Why isn't videoconferencing more compelling? When we say we want to look the other person in the eye, what we really want to do is read the microexpressions of the face. As Malcolm Gladwell points out in Blink, people adept at reading faces can literally read minds. And at a sufficient frame rate the visual channel can transmit those microexpressions. [Full story at InfoWorld.com]This week's column is a follow-up to an earlier one about corporate PR use of Second Life, parodied here. While that column was in the pipeline, Cisco announced its new high-end teleconferencing system, videoblogged by Robert Scoble here. That got me thinking again about what the minimum requirements for emotionally effective telepresence might actually be.
Here's a 20-second snippet from Robert's video to give you a feel for how the Cisco system works:
At the crappy level of video quality shown here, or even at the level shown in Robert's original H.264 QuickTime clip, we can't judge the effect of Cisco's high definition video. We can, however, see how the layout of screens and desks creates a powerful illusion of circular seating. Cisco's astronomical price notwithstanding, though, the need for all participants to visit these specially-designed rooms limits this approach to special circumstances.
What could make ordinary iChat A/V or Skype videoconferencing more emotionally effective? It's natural to assume that high-definition video is a make-or-break requirement. But if what really matters is face-reading, is the ability to count the number of whiskers in a five-o'clock shadow as critical as we imagine?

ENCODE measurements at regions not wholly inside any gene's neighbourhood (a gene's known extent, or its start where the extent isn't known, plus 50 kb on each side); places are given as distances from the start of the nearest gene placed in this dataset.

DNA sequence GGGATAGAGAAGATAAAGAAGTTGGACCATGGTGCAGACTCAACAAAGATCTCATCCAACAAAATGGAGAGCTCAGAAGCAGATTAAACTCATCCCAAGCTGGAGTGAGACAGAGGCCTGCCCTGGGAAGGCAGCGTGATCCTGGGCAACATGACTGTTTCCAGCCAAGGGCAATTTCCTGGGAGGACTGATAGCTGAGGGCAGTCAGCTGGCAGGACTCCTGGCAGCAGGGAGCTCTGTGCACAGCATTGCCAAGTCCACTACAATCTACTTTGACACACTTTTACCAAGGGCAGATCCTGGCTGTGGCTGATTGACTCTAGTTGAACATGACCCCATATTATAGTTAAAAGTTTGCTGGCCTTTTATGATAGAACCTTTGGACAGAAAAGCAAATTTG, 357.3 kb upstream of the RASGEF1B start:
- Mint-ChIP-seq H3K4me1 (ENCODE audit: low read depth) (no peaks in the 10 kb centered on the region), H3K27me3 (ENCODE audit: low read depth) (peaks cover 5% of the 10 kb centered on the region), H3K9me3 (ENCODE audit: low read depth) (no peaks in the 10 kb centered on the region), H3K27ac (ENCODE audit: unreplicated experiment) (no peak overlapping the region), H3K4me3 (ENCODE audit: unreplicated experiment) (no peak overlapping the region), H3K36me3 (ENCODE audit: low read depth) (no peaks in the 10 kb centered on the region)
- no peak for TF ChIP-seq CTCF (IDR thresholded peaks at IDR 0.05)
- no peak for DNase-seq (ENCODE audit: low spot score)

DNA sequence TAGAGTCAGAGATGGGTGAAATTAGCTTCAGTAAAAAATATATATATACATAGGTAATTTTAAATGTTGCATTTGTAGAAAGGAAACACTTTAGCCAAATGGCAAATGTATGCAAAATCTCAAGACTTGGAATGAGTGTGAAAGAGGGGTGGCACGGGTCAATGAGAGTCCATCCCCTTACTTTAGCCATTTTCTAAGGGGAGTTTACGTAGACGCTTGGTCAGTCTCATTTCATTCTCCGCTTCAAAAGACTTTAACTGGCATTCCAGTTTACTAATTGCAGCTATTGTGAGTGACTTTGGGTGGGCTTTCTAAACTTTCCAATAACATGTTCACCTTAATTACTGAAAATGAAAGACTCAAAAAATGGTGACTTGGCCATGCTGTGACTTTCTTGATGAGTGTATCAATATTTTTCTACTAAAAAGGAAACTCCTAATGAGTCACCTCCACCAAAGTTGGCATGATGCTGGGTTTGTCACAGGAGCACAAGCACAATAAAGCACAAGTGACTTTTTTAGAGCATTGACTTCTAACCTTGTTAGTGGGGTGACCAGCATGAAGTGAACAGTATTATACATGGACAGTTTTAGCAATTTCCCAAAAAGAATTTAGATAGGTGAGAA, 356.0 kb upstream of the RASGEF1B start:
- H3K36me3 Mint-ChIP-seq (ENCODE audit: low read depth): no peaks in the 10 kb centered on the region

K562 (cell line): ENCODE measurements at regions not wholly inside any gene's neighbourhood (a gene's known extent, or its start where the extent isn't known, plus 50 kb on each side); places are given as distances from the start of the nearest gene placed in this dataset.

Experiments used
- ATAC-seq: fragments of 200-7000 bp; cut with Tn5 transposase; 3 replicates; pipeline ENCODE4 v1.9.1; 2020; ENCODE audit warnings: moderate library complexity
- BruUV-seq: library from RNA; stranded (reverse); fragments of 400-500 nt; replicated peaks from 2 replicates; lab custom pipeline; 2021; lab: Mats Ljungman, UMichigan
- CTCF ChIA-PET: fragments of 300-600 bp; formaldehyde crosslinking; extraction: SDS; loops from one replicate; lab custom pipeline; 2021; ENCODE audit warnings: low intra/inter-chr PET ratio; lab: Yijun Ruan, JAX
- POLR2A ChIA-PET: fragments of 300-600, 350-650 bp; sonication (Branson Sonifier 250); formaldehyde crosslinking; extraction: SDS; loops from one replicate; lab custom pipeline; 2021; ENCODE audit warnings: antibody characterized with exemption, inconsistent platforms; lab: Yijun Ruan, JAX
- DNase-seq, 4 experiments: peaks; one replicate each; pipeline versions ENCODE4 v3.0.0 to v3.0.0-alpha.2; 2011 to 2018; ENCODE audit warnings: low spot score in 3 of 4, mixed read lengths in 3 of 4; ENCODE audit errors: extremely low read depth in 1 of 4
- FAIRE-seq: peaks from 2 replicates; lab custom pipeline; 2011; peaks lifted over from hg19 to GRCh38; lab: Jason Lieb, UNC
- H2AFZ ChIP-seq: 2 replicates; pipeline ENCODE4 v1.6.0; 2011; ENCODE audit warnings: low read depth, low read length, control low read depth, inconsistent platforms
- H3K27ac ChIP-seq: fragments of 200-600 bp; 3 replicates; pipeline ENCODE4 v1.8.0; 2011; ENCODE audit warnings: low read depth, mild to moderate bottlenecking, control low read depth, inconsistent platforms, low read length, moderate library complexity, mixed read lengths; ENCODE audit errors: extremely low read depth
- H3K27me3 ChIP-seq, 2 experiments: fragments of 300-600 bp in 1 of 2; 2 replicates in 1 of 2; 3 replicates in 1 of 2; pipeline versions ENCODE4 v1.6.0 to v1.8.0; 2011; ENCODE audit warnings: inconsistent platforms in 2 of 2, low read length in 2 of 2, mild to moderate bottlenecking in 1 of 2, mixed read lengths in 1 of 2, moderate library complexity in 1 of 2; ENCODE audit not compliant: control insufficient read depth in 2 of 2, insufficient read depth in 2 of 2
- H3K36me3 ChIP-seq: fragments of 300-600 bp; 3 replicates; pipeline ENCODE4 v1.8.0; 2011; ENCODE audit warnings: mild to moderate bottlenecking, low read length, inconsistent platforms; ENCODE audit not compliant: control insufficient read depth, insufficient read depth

Here's the critical passage from Malcolm Gladwell's 1992 New Yorker article, The Naked Face, which became the face-reading chapter of Blink:
Perhaps the most famous involuntary expression is what Ekman has dubbed the Duchenne smile, in honor of the nineteenth-century French neurologist Guillaume Duchenne, who first attempted to document the workings of the muscles of the face with the camera. If I ask you to smile, you'll flex your zygomatic major. By contrast, if you smile spontaneously, in the presence of genuine emotion, you'll not only flex your zygomatic but also tighten the orbicularis oculi, pars orbitalis, which is the muscle that encircles the eye. It is almost impossible to tighten the orbicularis oculi, pars lateralis, on demand, and it is equally difficult to stop it from tightening when we smile at something genuinely pleasurable. This kind of smile "does not obey the will," Duchenne wrote. "Its absence unmasks the false friend." When we experience a basic emotion, a corresponding message is automatically sent to the muscles of the face. That message may linger on the face for just a fraction of a second, or be detectable only if you attached electrical sensors to the face, but it's always there. [Malcolm Gladwell: The Naked Face]
The protagonist in this piece, psychologist Paul Ekman, mapped out his Facial Action Coding System back in the 1960s, using videotapes. He clearly didn't watch those tapes in high definition. He did, however, watch them at 30 frames per second.
What's the minimum framerate for face-reading? Is it possible that the 15fps typical of web-style video doesn't capture fleeting microexpressions but that 30fps does? If we traded resolution for framerate might low-end videoconferencing cross a threshold of effectiveness? I'd love to know if this experiment has been done, and if so what its outcome was.
Former URL: http://weblog.infoworld.com/udell/2006/10/26.html#a1552